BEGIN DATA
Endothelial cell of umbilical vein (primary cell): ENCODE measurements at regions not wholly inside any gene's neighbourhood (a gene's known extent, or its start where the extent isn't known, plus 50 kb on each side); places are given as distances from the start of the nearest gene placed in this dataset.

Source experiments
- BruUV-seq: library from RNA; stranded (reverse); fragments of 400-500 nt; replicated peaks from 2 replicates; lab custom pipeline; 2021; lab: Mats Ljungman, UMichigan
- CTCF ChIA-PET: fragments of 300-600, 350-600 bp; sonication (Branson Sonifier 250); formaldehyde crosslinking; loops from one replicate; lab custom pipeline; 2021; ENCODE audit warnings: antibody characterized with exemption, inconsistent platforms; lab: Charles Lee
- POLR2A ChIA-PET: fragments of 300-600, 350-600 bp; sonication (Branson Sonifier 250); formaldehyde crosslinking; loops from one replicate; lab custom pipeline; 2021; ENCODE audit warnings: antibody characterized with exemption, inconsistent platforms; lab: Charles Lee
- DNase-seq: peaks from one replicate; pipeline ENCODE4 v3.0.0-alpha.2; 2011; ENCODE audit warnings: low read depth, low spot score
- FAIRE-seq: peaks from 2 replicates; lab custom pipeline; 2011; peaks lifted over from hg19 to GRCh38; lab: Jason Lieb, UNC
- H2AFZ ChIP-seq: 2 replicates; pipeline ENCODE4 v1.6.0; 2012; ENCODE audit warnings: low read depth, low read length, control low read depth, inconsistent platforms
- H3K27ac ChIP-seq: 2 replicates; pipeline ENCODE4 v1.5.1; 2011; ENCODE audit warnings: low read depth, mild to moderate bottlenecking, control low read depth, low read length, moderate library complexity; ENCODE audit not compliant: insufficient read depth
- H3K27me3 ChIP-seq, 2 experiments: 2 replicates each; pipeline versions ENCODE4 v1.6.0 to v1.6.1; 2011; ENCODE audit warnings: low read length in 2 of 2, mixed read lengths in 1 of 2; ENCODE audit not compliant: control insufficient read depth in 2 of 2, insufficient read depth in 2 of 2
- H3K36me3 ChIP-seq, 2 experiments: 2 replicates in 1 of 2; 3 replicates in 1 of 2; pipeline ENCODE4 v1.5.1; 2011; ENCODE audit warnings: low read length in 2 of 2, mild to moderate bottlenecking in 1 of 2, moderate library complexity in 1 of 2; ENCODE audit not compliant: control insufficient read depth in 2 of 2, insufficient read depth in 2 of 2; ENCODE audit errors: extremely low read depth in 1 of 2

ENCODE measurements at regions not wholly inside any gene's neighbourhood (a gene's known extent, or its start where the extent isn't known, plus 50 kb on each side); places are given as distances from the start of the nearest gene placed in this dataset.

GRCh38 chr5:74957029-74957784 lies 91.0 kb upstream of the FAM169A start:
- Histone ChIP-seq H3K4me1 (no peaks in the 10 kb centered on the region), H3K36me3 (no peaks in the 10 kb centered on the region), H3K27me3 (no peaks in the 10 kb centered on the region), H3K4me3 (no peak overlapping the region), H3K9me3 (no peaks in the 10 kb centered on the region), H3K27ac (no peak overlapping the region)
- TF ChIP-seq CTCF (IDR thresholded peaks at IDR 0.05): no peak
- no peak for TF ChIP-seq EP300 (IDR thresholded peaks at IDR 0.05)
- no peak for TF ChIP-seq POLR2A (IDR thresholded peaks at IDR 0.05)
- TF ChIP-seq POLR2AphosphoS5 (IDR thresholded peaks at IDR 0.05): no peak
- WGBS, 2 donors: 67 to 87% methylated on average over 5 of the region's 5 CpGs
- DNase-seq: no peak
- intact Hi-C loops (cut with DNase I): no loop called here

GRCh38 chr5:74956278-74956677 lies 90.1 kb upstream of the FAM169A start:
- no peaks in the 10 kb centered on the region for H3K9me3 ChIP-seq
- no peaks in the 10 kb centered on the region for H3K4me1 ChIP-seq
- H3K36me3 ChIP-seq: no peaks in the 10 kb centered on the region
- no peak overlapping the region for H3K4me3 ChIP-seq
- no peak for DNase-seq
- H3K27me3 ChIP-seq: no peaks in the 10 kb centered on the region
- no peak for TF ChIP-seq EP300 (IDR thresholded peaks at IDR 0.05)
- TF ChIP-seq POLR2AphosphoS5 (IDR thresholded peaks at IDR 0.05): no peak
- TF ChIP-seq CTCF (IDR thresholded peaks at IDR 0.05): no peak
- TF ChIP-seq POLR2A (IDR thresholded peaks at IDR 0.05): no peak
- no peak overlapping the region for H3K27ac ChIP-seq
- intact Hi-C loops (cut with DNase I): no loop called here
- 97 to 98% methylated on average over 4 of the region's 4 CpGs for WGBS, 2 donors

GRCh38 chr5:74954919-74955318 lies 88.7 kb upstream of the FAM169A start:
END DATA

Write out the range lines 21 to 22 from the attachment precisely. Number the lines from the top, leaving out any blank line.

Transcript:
- intact Hi-C loops (cut with DNase I): no loop called here

GRCh38 chr5:74956278-74956677 lies 90.1 kb upstream of the FAM169A start: